Folic acid

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Folic acid is a B vitamin which is needed by our bodies to make new cells. Needed by all, it is also called Folacin, Folate, Pteroylglutamic acid, Vitamin B9. Folate and folic acid are interchangeable terms. Folic acid is the synthetic form of folate, which is found naturally in some foods, including leafy vegetables, beans (legumes), citrus fruits, and whole grains.

Folic acid was first identified in the 1930s as a substance that helped prevent anemia. By the 1970s, it had become possible to fortify vitamins with folic acid.

Contents

Why should I be aware of this?

  • If a woman has enough folic acid in her body before and during pregnancy, it can help prevent major birth defects of the baby’s brain and spine.
  • Women need 400 micrograms (mcg) of folic acid every day.
  • Men also need to take folic acid regularly as it is important for their overall health and vitality. It may lower risk for heart disease and certain cancers.

All about folic acid

Folic acid is a chemical that is essential to sustain human life and must be provided in adequate amounts through food or other dietary supplements.

When to start taking folic acid

For folic acid to help prevent major birth defects, a woman needs to start taking it at least three months before she becomes pregnant and while she is pregnant.

However, every woman needs folic acid every day, whether she’s planning to get pregnant or not, for the healthy new cells the body makes daily. Think about the skin, hair, and nails. These – and other parts of the body – make new cells each day.

Foods with folic acid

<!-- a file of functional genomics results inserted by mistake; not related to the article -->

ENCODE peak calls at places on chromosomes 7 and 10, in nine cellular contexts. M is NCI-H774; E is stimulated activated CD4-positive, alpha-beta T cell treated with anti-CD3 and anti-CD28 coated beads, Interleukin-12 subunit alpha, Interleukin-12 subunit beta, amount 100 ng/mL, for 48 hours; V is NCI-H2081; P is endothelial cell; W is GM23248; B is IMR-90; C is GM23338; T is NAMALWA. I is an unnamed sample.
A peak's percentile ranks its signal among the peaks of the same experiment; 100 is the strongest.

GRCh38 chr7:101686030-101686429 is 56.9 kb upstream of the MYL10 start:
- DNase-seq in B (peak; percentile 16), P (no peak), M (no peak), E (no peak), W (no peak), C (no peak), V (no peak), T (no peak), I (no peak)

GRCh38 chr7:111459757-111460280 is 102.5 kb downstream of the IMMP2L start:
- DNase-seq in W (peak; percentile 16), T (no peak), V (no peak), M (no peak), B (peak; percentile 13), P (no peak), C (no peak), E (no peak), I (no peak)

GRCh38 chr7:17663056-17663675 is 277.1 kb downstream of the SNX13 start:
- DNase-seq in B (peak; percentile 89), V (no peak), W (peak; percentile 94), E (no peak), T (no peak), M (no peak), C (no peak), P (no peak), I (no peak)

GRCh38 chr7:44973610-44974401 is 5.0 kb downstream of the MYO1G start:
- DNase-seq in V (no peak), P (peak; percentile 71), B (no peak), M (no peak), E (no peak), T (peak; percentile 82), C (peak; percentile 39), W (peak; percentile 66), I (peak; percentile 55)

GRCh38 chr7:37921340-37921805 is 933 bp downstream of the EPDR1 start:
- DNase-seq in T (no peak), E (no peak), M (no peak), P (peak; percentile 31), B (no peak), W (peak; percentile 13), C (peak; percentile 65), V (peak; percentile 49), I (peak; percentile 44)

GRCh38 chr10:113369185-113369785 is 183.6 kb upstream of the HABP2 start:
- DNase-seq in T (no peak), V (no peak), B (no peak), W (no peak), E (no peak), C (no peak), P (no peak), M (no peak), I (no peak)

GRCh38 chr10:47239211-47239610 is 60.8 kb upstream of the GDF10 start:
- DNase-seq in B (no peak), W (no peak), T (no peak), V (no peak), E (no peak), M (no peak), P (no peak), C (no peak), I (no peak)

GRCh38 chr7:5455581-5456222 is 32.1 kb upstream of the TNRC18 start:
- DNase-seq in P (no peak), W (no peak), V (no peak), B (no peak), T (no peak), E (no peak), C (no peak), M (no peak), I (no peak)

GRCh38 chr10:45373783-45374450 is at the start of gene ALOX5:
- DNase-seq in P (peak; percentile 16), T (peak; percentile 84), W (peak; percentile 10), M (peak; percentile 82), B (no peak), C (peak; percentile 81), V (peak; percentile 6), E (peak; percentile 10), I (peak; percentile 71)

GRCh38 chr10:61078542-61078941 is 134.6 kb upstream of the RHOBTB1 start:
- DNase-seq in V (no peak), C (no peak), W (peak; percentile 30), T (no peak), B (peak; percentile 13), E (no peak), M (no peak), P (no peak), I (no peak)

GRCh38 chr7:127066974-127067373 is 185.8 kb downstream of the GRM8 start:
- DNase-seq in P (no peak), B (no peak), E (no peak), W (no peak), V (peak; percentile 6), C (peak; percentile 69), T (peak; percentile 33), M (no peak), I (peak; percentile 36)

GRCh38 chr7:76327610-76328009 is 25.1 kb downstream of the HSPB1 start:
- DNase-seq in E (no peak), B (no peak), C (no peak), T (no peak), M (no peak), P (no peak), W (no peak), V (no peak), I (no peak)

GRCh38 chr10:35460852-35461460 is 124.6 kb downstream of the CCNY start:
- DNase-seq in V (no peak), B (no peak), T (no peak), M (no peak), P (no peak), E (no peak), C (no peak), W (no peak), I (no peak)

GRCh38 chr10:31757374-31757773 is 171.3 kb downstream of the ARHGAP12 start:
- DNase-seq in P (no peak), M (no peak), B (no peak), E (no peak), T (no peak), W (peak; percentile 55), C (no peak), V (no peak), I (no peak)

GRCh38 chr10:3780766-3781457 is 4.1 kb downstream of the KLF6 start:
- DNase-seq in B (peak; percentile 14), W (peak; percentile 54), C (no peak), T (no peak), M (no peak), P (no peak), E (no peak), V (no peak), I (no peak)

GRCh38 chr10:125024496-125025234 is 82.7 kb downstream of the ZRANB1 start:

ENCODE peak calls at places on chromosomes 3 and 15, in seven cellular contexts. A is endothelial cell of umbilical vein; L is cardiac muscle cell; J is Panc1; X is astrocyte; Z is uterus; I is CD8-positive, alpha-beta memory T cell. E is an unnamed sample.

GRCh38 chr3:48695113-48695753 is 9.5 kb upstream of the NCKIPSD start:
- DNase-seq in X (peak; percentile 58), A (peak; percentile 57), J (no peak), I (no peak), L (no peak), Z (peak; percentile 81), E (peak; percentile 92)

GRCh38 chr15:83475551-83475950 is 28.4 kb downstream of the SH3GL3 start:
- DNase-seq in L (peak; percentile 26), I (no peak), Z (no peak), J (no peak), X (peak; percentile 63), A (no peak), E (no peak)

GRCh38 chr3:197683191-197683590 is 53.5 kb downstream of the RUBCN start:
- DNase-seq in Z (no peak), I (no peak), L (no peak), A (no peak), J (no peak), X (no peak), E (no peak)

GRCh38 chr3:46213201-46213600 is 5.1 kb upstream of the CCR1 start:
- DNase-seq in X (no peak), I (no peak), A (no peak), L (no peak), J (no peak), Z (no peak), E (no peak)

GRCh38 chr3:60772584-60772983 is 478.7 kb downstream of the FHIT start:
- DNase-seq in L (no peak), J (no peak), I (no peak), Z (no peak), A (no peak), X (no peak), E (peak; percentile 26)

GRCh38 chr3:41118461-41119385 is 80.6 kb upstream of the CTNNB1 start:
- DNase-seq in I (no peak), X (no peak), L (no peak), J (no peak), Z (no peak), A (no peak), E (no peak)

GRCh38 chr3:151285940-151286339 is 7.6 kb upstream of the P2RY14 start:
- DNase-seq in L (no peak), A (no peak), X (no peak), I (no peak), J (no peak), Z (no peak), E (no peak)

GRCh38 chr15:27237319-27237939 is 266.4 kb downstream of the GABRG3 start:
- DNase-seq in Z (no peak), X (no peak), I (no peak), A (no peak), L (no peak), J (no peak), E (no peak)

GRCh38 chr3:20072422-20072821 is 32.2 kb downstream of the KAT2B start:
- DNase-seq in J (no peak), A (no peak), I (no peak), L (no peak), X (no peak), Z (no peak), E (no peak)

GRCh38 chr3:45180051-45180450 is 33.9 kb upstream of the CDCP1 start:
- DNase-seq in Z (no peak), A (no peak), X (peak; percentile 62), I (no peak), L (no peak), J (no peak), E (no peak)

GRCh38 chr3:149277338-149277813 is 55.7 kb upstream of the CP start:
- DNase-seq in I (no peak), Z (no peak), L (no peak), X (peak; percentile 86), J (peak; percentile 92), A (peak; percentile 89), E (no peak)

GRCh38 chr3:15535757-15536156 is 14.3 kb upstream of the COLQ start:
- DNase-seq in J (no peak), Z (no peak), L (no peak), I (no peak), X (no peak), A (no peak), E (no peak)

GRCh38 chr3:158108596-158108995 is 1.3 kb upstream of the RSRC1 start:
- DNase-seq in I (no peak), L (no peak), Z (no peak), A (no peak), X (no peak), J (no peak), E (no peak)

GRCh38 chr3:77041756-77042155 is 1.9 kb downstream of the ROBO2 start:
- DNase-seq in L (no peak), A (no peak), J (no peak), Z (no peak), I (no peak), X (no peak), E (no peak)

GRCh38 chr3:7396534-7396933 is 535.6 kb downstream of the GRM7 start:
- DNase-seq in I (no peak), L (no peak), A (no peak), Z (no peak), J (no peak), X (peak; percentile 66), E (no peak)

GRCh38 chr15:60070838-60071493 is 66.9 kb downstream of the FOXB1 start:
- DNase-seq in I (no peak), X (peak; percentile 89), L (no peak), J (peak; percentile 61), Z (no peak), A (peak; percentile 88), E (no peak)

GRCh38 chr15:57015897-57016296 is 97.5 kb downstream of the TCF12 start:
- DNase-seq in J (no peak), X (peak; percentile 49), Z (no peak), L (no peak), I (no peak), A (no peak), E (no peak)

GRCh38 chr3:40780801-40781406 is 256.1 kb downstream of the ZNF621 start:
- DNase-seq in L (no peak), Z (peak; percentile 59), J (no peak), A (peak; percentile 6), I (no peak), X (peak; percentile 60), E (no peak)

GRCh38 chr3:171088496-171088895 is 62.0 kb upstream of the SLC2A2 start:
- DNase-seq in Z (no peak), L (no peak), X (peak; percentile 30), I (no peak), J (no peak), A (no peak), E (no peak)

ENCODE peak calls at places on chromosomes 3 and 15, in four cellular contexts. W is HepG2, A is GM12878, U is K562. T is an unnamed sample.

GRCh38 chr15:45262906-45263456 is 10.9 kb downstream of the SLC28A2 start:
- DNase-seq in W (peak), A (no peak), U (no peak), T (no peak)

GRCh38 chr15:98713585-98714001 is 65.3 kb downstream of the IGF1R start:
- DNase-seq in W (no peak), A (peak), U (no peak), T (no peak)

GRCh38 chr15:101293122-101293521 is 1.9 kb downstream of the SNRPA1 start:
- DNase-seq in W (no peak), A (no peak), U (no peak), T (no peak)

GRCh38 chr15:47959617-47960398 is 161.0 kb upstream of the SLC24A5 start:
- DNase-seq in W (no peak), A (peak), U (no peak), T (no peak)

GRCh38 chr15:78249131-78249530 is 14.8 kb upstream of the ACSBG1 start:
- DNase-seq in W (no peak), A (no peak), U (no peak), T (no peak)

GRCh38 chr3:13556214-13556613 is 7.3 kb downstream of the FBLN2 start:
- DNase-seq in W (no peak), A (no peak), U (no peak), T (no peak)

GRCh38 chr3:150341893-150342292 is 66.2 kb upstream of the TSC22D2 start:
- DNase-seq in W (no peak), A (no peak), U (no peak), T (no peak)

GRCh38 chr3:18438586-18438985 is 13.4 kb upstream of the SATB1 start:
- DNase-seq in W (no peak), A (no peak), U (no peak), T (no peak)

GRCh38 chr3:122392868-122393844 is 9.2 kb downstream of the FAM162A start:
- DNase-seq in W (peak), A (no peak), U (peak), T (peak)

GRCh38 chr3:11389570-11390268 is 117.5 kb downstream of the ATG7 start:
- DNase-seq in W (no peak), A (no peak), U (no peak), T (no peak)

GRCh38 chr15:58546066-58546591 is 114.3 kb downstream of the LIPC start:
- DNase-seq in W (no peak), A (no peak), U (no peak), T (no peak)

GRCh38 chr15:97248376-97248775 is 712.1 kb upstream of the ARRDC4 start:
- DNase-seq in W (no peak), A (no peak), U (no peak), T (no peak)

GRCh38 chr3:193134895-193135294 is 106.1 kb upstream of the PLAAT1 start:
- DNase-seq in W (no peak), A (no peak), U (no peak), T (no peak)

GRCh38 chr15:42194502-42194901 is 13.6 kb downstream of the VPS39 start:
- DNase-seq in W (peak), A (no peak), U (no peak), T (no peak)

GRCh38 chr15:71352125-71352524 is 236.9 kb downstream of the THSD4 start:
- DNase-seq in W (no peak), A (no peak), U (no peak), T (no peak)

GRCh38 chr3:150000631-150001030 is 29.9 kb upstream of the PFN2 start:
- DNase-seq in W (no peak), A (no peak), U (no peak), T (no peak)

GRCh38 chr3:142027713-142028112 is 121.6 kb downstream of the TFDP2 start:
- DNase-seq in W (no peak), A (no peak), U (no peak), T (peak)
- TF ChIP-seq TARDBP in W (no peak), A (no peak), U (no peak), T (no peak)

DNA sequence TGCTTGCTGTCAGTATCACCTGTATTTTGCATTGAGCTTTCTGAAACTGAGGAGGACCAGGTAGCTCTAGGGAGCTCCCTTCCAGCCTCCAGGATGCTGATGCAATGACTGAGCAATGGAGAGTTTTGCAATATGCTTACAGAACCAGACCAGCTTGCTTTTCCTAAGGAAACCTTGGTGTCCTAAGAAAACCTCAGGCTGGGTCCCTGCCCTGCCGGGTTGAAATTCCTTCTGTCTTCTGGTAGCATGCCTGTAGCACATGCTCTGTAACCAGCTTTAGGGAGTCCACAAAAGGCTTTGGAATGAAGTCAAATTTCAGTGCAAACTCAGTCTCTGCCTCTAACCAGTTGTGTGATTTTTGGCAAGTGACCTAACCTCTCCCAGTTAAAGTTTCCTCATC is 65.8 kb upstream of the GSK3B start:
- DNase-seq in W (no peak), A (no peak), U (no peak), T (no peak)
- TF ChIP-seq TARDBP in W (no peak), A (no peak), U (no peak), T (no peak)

Foods with folic acid include leafy green vegetables, fruits, dried beans, peas and nuts. Enriched breads, cereals and other grain products also contain folic acid. If you don't get enough folic acid from the foods you eat, you can also take it as a dietary supplement.

Folate-rich sources include:

  • 11 Brussels sprouts: 127 mcg
  • 1/2 cup cooked lentils: 175 mcg
  • 1 cup Macaroni, cooked: 140-160 mcg
  • I cup noodles cooked: 160 mcg
  • 1/2 cup chickpeas: 140 mcg
  • 1/2 cup cooked spinach: 130 mcg
  • 3/4 cup cooked white rice: 60 mcg
  • 1 cup tomato juice: 50 mcg
  • large jacket potato: 39 mcg
  • 4 tbsp black eyed beans: 220 mcg
  • 1/2 cup kidney beans: 115 mcg
  • 7 tbsp bran flakes: 113 mcg
  • 25g / 1oz wheat germ: 100 mcg
  • 4 spears steamed or boiled asparagus: 88 mcg
  • medium sized papaya: 115 mcg.
  • 2 spears steamed broccoli: 61 mcg
  • large orange: 54 mcg
  • large hard-boiled egg: 22 mcg
  • 75g / 3oz tinned salmon: 17 mcg
  • fortified breakfast cereals: 100-400 mcg

90 degrees -- What we do not know yet?

  • Folic acid may also suppress allergic reactions and lessen the severity of allergy and asthma symptoms.[1]
  • For nearly a decade, folic acid, a chemical form of a common B vitamin (folate), has been added to wheat flour and other grain products in the U.S. and Canada. This public health measure was enacted after evidence was discovered linking folic acid with birth defects. Two commentaries appearing in Nutrition Reviews find that the introduction of flour fortified with folic acid into common foods was followed by an increase in colon cancer diagnoses in the U.S. and Canada.[2]
  • Scientists increasingly suspect, however, that a greater consumption of folic acid may also reduce the danger of Alzheimer's disease, and also offer some protective effects against certain kinds of cancer as well as heart disease.[3]

CopperBytes

  • In a survey of women of childbearing age in the US, only 7% knew that folic acid should be taken before pregnancy to avoid birth defects.
  • Repeated studies have shown that women who get 400 micrograms (0.4 milligrams) daily prior to conception and during early pregnancy reduce the risk that their baby will be born with a serious neural tube defect (a birth defect involving incomplete development of the brain and spinal cord) by up to 70%.
  • These defects occur during the first 28 days of pregnancy — usually before a woman even knows she's pregnant.

References

  • What Is Folic Acid?
  • Folic Acid
  • Folic Acid
  • Why you need folic acid
  • Folic Acid Fortification: Fact and Folly; USFDA; Junod, Susan White

Source

  1. Folic Acid May Help Treat Allergies, Asthma:ScienceDaily
  2. Folic Acid Linked To Increased Cancer Rate, Historical Review Suggests:ScienceDaily
  3. Folic Acid Fortification: Fact and Folly; USFDA; Junod, Susan White.